A method to detect employees who waste time

Discussion in 'General Science & Technology' started by entelecheia, Oct 5, 2013.

  1. entelecheia Registered Senior Member

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    281
    Hi

    This could be more a question about motivation; however, my curiosity and skepticism on the reliability of psychology raised the posibility of find an electronic method.

    Googling i found nothing but a device called: Employee Monitoring Mobile spy (I hope will not be banned by considering it a commercial advertising)

    Some details:

    Employees in many companies are apt to spend their office hours chatting with their friends and families with company owned phones rather than promoting their business or making business calls. Mobile spy software records every activity on the phone, containing received and dialed calls. With the aid of mobile spy, employers can know the usage of the mobile. Besides, bosses can know how long the employees spent on their private calls because mobile spy tracks the call time.

    A case i found interesting:

    Two employees where gabbing with one another. One took a call. He listened patiently to the customers who gave a detailed description of an item….The customer wanted to know if a item was in stock. He said, “Yes. I’ll check.” and put the call on hold. Without so much as a check against a computer for the item, he continued his insipid conversation with the other employee. About 30 seconds later, he picked up the phone and said that they were out of stock.

    The employee then explained his technique of never checking to see if things were really in stock:

    “Yeah. That’s what I do. When someone calls looking for something, I don’t check. I put them on hold for 30 seconds and tell them we’re out.”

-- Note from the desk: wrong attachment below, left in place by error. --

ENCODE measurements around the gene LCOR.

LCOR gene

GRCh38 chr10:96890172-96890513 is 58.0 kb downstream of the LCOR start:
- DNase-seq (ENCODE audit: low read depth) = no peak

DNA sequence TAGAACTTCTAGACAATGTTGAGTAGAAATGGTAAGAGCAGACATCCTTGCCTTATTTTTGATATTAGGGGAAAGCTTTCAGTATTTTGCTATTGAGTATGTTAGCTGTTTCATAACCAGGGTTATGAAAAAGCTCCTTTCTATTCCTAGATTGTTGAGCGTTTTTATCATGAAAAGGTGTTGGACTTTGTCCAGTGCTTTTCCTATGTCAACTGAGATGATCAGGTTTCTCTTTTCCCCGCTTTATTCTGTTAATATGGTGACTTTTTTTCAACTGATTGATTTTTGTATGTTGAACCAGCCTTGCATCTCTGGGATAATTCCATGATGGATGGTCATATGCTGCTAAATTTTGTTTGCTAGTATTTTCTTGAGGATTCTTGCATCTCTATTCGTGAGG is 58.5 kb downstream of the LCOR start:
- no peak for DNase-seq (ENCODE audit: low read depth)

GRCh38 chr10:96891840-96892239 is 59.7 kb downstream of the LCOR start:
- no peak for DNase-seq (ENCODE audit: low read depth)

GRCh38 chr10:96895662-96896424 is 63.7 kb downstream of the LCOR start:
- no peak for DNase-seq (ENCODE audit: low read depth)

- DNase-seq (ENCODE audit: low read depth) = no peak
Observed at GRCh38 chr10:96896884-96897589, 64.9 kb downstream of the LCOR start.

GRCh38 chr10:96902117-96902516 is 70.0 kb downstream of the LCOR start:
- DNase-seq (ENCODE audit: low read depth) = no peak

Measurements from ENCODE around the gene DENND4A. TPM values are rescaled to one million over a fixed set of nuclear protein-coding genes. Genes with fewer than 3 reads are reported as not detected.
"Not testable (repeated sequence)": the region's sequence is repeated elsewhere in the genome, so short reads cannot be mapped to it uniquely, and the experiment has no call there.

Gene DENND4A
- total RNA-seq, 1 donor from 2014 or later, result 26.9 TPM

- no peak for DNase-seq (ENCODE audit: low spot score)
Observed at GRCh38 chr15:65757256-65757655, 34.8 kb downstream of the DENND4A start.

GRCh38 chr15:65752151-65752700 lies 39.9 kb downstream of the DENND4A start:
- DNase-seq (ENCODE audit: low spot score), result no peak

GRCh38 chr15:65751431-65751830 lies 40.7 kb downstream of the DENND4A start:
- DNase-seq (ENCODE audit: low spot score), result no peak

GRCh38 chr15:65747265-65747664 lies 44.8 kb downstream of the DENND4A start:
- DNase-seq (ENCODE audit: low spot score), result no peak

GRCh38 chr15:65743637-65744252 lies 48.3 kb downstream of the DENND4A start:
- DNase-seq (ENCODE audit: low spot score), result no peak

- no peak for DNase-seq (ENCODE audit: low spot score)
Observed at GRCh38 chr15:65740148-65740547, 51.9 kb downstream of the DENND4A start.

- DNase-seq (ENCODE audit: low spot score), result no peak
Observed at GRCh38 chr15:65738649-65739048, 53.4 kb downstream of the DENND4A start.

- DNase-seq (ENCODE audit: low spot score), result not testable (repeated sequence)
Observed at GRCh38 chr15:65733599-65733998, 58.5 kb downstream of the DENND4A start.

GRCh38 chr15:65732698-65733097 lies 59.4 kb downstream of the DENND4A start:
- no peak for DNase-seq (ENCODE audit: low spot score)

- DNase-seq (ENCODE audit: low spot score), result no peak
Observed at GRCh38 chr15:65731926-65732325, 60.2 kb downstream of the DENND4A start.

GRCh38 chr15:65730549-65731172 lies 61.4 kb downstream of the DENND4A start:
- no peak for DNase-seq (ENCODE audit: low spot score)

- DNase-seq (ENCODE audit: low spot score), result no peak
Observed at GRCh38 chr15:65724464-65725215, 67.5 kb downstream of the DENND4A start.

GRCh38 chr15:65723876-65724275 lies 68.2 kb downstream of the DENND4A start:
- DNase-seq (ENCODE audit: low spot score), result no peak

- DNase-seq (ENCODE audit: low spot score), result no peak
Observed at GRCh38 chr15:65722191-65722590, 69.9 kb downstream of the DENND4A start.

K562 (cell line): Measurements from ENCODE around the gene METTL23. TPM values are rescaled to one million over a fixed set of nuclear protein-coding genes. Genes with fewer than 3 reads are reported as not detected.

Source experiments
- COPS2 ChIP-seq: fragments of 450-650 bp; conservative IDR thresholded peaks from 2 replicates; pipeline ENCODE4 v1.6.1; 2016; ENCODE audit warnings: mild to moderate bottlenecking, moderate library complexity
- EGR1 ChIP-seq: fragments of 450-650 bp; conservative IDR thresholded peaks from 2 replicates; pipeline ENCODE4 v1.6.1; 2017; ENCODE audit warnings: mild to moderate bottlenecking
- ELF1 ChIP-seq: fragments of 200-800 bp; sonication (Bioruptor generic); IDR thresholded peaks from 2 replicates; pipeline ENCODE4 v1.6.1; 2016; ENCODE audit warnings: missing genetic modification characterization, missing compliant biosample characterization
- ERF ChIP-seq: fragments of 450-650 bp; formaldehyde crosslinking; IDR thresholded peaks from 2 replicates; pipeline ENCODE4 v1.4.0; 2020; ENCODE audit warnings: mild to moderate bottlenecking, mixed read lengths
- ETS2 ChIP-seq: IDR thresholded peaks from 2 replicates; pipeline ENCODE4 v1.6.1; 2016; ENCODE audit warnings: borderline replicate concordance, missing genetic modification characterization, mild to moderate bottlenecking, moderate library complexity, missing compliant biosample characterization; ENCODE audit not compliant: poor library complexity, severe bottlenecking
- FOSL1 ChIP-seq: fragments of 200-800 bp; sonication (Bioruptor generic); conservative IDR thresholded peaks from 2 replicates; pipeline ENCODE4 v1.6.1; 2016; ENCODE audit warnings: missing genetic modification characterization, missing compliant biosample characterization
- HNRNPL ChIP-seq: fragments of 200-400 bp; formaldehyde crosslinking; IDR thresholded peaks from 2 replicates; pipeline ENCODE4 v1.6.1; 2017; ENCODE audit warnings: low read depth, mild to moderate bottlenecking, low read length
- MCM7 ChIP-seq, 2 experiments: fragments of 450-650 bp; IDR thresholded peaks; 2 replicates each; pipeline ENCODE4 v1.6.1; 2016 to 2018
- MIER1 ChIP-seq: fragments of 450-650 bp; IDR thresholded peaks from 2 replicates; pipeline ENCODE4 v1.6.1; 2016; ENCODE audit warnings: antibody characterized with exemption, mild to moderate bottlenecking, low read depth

thanks
     
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  3. Kittamaru Ashes to ashes, dust to dust. Adieu, Sciforums. Valued Senior Member

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    The only real way to safeguard against something like that is to have employees that actually give a rats rear end about their job. This can be accomplished any number of ways, but paying a fair wage is a good start. Benefits or other niceties help. Some kind of employee engagement (be it sponsored events, competitions with incentives, etc) can aid this. In general, a company that has employees who can police (and even better, train, coach, and correct any bad behaviors) themselves is a company that is VERY likely to succeed.
     
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  5. entelecheia Registered Senior Member

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    I absolutely agree.
    however, could be exceptions, for example employees with antisocial personality disorder.
     
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  7. Read-Only Valued Senior Member

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    I think you might be interested in this news article.

    Please Register or Log in to view the hidden image!

    http://www.today.com/money/help-wanted-successful-candidate-must-be-nice-8C11323114

    The basic idea is that someone who's considered nice is most likely a decent employee. And instead of having to deal with the problem after-the-fact (which is what your OP is about), eliminate the majority of it at the very start - BEFORE they become an employee.